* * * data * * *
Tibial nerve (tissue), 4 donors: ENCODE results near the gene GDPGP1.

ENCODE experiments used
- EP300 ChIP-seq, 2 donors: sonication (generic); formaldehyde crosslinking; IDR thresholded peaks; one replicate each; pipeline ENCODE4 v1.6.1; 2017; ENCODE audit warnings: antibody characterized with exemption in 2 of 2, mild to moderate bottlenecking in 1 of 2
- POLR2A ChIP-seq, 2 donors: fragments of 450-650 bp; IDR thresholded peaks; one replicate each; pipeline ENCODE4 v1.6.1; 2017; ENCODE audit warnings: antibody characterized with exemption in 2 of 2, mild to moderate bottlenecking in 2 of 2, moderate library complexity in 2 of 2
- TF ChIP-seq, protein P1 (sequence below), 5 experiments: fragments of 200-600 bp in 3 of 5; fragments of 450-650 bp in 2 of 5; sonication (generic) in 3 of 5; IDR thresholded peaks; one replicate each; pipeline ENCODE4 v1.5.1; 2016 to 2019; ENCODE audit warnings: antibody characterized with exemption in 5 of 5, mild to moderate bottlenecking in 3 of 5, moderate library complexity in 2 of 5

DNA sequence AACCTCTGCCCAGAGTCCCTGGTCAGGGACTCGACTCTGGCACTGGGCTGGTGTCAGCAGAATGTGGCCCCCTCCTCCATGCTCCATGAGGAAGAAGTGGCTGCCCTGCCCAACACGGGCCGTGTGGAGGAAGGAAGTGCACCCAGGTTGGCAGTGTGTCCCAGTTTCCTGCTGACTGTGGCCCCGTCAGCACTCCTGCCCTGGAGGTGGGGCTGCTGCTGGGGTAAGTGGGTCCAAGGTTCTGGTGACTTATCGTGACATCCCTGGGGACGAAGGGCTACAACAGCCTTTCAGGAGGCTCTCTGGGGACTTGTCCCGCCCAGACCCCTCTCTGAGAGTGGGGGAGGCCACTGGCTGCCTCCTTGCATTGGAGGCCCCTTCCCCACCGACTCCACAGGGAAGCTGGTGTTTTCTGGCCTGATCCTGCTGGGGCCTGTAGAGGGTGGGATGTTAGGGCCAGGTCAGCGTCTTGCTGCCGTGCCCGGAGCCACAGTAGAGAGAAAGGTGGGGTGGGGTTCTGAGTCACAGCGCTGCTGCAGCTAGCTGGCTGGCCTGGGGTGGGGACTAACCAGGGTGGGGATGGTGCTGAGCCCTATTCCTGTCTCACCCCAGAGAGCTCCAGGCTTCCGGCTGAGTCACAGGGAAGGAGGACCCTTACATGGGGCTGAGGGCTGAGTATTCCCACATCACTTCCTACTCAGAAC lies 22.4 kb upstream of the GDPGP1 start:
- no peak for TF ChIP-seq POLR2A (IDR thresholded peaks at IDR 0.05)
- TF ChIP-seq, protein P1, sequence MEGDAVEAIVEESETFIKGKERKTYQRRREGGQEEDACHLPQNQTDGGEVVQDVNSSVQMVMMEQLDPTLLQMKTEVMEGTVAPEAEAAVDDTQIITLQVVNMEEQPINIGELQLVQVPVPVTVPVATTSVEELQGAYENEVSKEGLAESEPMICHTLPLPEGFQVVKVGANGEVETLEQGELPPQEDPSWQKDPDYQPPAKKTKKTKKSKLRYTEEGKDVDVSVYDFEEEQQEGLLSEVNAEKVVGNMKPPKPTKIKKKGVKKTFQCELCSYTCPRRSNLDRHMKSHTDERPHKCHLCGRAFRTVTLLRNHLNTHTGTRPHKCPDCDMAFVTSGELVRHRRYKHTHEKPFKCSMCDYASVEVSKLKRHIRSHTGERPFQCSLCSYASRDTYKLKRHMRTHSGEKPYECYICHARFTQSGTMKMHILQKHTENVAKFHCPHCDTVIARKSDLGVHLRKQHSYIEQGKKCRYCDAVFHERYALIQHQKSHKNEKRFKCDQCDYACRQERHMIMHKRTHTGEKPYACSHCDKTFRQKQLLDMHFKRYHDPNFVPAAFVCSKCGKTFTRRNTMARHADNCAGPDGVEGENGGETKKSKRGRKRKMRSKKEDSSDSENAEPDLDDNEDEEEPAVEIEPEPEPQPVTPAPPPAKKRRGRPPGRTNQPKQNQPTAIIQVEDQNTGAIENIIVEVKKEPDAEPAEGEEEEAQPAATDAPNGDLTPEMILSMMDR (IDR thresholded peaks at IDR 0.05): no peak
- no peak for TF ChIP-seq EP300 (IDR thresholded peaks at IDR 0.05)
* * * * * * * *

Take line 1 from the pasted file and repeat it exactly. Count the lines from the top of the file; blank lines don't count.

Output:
Tibial nerve (tissue), 4 donors: ENCODE results near the gene GDPGP1.